Take the impending birth of my first bio-daughter for example. As I mentioned before, I have tried to set a boundary with Mom to limit our communique to email - no phone calls. So I get this email about her friend who's also a doctor or something like that - she's having her 3rd child and her OB has already discovered that the boy will have heart problems and is going to have to endure surgery upon birth. She then goes on to talk about how tragic it is, and how lucky I should consider myself, and how witnessing the birth of our daughter will "give me religion."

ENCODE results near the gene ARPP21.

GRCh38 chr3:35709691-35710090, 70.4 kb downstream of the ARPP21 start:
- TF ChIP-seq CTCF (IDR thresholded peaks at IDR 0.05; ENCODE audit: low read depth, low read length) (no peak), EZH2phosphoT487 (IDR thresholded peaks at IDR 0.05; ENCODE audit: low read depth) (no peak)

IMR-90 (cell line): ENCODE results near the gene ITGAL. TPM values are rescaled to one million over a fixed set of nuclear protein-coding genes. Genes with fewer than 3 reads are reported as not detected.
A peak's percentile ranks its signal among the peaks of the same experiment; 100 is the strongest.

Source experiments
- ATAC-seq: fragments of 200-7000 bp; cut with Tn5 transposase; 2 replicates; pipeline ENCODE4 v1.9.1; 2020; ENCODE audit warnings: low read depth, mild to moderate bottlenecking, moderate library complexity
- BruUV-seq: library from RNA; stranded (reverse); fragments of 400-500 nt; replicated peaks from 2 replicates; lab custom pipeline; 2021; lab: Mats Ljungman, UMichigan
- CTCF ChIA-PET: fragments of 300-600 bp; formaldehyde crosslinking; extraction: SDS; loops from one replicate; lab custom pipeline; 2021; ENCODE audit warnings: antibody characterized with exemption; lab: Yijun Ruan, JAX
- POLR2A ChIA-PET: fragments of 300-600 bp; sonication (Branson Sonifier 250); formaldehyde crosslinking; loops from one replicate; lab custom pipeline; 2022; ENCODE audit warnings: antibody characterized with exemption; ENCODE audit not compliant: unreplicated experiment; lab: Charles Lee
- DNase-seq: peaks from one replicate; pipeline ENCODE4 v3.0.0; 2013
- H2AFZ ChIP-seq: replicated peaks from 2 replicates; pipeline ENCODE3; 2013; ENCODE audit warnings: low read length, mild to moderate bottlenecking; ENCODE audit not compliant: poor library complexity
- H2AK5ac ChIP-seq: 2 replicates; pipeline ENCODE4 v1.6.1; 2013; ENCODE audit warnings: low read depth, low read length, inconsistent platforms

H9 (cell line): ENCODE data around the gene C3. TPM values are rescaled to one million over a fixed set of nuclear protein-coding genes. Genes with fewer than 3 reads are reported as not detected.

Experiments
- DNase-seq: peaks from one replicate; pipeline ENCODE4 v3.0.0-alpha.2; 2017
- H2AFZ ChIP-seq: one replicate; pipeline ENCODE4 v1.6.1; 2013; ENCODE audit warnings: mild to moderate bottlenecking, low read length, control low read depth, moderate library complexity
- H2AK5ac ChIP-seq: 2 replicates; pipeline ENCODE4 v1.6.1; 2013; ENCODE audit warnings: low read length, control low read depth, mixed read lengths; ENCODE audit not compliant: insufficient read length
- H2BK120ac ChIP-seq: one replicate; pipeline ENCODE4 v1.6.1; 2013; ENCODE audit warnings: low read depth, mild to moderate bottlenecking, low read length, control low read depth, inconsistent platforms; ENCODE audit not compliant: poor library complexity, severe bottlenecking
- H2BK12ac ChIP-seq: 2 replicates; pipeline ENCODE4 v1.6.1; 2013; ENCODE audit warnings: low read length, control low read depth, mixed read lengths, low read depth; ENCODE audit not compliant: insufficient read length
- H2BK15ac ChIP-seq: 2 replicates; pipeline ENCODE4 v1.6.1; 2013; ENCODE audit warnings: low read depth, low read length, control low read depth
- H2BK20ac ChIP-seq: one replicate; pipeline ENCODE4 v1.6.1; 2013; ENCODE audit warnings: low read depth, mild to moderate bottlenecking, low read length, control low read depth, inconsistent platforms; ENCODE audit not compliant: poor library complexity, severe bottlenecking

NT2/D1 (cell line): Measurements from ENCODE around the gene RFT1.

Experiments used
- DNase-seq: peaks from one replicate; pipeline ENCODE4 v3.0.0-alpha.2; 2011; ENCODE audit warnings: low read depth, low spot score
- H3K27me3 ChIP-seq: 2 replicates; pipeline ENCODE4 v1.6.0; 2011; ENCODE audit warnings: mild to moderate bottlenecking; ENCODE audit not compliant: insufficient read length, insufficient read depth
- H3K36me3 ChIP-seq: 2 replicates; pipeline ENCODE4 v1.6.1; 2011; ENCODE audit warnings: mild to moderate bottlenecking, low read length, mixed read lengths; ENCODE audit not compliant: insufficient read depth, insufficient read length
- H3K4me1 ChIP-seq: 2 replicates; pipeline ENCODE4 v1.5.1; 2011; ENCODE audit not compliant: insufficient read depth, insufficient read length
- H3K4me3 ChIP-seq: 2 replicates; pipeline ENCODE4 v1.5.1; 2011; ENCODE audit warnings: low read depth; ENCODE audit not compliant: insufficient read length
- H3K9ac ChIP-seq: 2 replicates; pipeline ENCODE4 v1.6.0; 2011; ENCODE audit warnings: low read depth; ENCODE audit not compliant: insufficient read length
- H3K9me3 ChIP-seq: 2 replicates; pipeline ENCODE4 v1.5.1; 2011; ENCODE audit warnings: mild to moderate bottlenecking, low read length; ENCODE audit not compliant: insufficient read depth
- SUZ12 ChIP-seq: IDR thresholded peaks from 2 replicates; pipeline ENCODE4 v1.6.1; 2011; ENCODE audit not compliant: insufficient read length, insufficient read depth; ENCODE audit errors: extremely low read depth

What's guilt-laden about that? Well, in this case, it's buried nicely between the story and something along the lines of "I can't wait to see my new granddaughter," which she knows intrinsically may not happen if we don't sort out some of our 'issues'. It's as if, by personifying someone else's suffering, she wants to guilt me into not holding any grudges with her due to the fact that you know, life is too short and what if your daughter was going to be born in tragic circumstances - then would you really have the energy to find something 'wrong' with me? So focus on this tragedy and feel guilty about your limited contact with me and realize that I'm devastated by what you (I) am doing to me (her).